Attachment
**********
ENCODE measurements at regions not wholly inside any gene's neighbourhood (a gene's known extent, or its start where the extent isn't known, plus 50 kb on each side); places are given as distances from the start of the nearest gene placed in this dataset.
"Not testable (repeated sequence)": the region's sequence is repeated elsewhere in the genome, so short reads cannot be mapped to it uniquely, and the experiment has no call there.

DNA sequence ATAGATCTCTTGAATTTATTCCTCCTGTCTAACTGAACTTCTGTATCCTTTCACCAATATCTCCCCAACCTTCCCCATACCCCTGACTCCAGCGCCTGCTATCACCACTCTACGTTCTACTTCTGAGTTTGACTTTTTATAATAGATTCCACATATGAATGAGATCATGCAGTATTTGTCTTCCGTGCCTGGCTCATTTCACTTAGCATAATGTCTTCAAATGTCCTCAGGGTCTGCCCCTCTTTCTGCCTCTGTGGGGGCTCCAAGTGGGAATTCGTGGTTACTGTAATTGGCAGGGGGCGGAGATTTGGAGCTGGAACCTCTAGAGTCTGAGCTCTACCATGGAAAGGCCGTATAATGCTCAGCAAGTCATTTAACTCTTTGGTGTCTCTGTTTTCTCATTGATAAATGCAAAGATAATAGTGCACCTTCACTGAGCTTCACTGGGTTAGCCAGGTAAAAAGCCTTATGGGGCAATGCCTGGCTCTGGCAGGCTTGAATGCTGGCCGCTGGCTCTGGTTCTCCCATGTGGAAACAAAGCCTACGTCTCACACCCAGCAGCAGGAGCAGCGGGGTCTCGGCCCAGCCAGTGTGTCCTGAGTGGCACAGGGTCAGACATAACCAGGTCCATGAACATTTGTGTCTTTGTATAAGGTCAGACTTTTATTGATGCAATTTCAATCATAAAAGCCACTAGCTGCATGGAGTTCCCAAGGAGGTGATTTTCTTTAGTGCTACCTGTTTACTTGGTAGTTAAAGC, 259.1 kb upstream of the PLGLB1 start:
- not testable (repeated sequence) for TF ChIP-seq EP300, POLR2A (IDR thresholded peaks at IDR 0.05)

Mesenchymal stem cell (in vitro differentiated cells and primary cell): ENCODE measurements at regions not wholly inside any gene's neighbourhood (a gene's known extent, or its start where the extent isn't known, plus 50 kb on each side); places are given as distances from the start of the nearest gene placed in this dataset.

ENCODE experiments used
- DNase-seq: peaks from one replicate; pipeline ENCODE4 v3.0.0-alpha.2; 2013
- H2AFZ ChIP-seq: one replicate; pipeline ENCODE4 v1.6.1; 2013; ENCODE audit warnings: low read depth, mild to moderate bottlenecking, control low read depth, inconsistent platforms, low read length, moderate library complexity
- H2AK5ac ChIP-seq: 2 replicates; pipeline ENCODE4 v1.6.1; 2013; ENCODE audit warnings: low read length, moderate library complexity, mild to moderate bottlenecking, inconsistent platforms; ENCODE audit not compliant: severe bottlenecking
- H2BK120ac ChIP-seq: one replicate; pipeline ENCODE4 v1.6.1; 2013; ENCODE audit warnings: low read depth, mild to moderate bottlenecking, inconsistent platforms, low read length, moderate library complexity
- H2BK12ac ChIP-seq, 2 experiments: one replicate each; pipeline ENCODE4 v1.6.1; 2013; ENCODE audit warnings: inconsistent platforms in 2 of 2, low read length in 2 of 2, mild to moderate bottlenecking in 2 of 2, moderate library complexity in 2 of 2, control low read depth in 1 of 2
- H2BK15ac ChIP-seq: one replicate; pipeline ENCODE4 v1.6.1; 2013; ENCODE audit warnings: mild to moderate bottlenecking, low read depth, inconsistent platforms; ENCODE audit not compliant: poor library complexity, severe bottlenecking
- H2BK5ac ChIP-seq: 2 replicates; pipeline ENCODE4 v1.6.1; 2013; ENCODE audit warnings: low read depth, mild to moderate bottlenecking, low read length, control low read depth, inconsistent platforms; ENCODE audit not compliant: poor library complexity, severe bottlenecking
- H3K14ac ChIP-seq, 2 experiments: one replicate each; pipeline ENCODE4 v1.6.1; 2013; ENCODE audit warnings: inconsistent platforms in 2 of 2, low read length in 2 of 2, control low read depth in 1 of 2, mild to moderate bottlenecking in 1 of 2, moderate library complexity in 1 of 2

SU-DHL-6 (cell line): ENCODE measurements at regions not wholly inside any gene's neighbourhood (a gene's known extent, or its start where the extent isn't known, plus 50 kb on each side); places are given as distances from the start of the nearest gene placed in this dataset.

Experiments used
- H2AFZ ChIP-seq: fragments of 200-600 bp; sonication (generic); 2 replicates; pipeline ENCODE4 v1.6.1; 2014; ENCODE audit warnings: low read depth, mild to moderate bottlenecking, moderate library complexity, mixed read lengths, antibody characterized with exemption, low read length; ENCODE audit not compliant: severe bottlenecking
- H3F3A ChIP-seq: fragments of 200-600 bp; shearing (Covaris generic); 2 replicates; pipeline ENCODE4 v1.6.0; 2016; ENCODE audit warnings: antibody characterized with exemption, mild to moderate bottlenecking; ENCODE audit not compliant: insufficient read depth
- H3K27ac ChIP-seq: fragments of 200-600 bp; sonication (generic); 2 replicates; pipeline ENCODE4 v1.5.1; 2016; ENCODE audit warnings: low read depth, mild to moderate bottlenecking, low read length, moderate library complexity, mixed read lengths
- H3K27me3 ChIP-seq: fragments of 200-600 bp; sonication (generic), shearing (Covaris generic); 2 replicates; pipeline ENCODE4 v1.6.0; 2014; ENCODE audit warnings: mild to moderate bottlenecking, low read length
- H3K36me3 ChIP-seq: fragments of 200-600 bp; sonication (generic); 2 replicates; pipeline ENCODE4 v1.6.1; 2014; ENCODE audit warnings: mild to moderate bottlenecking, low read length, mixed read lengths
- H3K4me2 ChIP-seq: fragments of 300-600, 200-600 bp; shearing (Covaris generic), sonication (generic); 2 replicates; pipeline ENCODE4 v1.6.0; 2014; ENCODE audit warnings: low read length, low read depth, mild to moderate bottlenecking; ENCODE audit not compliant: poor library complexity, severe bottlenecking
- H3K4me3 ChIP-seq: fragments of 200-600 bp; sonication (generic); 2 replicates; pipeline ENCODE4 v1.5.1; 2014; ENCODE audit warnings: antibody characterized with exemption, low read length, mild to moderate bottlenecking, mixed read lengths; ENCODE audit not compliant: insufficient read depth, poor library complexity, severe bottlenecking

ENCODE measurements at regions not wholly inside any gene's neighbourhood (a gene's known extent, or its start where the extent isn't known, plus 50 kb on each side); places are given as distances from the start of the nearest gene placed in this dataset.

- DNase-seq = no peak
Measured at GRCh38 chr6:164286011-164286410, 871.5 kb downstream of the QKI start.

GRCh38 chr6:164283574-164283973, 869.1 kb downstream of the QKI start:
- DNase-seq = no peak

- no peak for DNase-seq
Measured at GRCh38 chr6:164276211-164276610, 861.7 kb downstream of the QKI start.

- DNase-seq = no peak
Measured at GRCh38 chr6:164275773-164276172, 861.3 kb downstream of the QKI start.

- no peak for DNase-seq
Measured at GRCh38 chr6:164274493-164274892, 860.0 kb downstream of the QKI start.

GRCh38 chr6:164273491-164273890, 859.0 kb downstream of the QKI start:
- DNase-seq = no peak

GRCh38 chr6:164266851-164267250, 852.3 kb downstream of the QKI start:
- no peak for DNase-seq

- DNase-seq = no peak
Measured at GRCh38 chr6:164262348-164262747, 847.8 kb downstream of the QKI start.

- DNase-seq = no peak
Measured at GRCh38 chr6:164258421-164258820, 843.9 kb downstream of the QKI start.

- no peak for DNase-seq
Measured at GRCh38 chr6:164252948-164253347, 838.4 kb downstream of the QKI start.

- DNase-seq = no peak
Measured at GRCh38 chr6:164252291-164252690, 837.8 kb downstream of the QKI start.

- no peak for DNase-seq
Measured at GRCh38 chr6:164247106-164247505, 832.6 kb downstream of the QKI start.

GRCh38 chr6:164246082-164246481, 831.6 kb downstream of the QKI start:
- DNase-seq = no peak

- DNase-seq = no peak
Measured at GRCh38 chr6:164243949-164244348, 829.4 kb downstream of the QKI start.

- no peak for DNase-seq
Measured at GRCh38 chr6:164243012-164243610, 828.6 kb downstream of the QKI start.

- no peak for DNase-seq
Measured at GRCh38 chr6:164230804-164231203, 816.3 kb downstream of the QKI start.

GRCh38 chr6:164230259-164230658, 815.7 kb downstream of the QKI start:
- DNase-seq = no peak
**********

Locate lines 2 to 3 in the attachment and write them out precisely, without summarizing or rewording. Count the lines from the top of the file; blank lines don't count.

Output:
"Not testable (repeated sequence)": the region's sequence is repeated elsewhere in the genome, so short reads cannot be mapped to it uniquely, and the experiment has no call there.

DNA sequence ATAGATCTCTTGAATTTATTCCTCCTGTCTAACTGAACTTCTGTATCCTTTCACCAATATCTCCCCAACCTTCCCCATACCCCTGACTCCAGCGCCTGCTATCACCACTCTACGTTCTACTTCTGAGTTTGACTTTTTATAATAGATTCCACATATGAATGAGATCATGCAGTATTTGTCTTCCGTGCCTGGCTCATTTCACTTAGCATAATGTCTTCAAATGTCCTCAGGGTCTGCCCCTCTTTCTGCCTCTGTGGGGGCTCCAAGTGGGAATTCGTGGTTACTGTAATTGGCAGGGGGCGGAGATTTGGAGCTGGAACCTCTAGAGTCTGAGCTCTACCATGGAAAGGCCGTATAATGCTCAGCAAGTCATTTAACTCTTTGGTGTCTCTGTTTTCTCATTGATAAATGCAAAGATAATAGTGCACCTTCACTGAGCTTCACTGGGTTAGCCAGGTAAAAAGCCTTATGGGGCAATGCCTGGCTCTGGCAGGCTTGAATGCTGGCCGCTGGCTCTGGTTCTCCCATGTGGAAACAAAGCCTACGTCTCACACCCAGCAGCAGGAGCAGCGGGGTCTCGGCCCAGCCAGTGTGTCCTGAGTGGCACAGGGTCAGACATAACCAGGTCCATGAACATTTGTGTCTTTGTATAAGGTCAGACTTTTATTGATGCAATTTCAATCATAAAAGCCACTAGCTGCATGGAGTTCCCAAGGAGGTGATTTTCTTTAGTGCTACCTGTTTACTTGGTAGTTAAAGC, 259.1 kb upstream of the PLGLB1 start: